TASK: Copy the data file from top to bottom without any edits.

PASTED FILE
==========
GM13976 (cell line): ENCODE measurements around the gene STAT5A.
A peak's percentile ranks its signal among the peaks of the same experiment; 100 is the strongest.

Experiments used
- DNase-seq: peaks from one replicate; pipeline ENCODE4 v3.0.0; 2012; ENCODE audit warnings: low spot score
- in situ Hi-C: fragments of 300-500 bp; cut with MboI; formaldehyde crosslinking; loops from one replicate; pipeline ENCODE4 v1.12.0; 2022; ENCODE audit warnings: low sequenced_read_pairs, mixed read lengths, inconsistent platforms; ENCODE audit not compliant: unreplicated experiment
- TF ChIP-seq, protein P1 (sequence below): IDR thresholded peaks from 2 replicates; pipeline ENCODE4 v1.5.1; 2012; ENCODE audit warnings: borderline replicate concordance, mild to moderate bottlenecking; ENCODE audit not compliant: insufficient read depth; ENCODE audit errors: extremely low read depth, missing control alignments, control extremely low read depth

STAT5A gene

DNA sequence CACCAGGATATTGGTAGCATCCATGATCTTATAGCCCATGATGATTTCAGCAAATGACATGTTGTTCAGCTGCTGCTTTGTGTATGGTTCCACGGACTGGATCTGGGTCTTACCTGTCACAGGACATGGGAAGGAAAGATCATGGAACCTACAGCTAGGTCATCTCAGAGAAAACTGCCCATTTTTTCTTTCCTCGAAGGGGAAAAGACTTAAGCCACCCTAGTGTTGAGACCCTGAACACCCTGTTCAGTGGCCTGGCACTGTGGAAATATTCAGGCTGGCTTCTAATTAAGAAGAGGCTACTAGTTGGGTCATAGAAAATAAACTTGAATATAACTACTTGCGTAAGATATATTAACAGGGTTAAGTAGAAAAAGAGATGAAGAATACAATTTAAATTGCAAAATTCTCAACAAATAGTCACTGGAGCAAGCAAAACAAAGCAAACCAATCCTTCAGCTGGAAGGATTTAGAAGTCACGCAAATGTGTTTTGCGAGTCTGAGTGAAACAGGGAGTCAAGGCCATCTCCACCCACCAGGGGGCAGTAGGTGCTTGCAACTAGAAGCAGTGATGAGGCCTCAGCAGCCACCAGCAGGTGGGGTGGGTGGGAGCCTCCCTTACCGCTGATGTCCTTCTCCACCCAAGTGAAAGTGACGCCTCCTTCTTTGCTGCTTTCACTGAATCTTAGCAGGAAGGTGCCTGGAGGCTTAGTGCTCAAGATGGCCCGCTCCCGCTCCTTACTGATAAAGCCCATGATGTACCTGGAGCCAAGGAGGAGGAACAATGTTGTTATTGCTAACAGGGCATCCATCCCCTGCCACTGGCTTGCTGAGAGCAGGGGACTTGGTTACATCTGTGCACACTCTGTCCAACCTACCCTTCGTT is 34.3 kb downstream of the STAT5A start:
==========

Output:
GM13976 (cell line): ENCODE measurements around the gene STAT5A.
A peak's percentile ranks its signal among the peaks of the same experiment; 100 is the strongest.

Experiments used
- DNase-seq: peaks from one replicate; pipeline ENCODE4 v3.0.0; 2012; ENCODE audit warnings: low spot score
- in situ Hi-C: fragments of 300-500 bp; cut with MboI; formaldehyde crosslinking; loops from one replicate; pipeline ENCODE4 v1.12.0; 2022; ENCODE audit warnings: low sequenced_read_pairs, mixed read lengths, inconsistent platforms; ENCODE audit not compliant: unreplicated experiment
- TF ChIP-seq, protein P1 (sequence below): IDR thresholded peaks from 2 replicates; pipeline ENCODE4 v1.5.1; 2012; ENCODE audit warnings: borderline replicate concordance, mild to moderate bottlenecking; ENCODE audit not compliant: insufficient read depth; ENCODE audit errors: extremely low read depth, missing control alignments, control extremely low read depth

STAT5A gene

DNA sequence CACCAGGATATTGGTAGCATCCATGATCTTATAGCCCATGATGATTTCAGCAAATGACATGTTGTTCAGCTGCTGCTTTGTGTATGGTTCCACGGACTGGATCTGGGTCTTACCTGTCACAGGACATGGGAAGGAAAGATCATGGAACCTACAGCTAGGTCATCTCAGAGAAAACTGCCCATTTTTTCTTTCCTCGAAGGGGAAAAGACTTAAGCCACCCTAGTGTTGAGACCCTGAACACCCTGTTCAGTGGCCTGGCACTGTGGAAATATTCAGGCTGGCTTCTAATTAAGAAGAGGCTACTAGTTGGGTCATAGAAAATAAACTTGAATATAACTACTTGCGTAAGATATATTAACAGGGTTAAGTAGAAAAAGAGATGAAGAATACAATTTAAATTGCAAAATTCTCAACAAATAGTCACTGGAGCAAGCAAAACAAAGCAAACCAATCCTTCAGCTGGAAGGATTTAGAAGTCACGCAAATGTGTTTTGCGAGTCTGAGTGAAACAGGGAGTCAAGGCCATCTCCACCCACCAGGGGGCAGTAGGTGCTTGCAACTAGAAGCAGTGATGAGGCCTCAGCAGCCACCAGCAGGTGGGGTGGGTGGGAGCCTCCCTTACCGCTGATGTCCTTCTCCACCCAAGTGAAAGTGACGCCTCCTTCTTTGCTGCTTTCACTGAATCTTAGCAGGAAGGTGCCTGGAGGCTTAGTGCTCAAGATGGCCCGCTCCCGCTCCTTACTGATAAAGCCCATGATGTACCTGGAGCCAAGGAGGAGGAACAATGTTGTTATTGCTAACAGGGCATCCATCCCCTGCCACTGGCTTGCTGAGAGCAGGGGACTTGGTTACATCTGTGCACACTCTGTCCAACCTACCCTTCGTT is 34.3 kb downstream of the STAT5A start: